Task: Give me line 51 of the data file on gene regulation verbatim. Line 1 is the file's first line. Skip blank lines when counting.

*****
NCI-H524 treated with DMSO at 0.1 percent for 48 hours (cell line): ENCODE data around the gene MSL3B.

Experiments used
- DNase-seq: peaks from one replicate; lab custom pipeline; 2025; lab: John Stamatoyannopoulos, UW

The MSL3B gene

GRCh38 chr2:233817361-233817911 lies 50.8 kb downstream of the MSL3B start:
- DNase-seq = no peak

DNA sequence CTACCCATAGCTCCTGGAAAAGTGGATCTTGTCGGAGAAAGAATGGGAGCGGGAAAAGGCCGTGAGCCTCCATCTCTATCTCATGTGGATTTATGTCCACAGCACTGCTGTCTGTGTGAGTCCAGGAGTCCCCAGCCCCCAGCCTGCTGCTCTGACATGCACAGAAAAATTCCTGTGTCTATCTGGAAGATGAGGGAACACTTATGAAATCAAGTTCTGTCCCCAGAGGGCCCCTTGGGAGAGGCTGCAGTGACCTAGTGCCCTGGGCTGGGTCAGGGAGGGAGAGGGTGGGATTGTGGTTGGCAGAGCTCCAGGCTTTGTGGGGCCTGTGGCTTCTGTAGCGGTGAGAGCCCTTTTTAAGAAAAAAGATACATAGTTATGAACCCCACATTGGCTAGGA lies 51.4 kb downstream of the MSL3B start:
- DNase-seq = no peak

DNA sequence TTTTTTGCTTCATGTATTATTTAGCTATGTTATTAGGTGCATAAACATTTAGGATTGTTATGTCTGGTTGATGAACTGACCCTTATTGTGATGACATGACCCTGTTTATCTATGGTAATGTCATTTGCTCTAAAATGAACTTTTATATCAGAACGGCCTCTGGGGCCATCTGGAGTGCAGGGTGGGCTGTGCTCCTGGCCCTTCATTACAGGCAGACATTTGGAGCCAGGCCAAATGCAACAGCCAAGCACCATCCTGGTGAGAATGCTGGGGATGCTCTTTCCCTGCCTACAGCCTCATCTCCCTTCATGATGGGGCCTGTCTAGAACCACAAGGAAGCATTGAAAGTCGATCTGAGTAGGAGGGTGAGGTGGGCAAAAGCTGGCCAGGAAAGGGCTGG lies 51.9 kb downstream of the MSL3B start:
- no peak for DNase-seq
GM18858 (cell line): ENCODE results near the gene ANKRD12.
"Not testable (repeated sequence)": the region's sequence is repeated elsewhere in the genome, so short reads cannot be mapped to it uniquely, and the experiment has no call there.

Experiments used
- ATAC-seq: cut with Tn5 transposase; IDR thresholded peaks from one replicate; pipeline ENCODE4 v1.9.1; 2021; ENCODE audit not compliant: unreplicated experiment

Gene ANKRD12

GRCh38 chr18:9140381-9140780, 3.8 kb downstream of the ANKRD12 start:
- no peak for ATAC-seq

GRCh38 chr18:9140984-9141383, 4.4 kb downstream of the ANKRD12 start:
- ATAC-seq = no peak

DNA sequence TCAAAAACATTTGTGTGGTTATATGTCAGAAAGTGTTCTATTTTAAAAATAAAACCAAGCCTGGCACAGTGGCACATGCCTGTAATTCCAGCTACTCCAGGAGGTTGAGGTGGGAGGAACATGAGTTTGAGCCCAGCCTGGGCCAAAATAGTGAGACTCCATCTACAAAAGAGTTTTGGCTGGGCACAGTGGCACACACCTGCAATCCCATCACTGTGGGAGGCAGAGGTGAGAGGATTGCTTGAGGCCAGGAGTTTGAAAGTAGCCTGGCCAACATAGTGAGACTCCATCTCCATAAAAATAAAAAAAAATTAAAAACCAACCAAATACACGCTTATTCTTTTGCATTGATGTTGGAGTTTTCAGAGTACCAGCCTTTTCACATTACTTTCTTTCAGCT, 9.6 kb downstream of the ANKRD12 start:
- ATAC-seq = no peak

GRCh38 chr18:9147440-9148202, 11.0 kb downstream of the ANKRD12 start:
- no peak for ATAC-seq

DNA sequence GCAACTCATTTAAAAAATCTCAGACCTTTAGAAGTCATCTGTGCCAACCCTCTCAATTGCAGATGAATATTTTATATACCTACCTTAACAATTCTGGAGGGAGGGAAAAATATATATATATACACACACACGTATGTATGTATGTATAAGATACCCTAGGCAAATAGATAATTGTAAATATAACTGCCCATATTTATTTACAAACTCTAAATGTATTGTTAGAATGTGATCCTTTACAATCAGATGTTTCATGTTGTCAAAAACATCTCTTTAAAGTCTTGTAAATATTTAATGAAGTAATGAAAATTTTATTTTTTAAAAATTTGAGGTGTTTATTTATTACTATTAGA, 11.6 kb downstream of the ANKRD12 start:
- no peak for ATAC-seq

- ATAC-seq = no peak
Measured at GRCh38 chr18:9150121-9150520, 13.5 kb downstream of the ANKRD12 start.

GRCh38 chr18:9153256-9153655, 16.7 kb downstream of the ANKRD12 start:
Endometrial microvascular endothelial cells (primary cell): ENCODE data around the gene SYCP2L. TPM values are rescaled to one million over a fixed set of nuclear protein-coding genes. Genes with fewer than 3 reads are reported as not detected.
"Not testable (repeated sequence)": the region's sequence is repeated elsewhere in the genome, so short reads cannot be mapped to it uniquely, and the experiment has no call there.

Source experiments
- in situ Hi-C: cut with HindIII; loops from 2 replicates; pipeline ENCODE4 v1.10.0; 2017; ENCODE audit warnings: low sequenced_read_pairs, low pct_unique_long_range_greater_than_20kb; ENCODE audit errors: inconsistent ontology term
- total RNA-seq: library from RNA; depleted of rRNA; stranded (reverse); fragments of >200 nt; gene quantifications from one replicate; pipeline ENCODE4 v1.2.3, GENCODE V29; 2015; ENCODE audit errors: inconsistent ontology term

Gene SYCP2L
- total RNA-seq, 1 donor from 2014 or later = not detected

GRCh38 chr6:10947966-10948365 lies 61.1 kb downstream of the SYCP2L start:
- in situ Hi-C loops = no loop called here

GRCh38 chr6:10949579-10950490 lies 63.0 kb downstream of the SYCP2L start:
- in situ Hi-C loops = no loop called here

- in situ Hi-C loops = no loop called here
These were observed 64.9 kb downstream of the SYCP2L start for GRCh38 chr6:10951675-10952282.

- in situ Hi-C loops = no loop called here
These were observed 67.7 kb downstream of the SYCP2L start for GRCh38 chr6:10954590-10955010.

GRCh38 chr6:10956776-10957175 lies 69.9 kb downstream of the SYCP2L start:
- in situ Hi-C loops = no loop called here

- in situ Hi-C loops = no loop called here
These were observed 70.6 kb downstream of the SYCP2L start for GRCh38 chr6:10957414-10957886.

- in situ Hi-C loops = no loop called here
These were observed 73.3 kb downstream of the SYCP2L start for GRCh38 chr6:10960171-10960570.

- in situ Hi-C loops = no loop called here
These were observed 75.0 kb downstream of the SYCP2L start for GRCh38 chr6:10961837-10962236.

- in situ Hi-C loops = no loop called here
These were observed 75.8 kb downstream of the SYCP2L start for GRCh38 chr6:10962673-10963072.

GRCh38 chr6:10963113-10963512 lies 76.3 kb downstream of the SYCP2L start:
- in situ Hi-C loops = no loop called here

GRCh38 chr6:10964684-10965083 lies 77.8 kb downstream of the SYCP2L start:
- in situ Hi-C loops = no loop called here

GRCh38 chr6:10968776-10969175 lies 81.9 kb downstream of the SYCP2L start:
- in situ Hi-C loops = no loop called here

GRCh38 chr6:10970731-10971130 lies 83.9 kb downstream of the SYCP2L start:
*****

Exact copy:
These were observed 75.0 kb downstream of the SYCP2L start for GRCh38 chr6:10961837-10962236.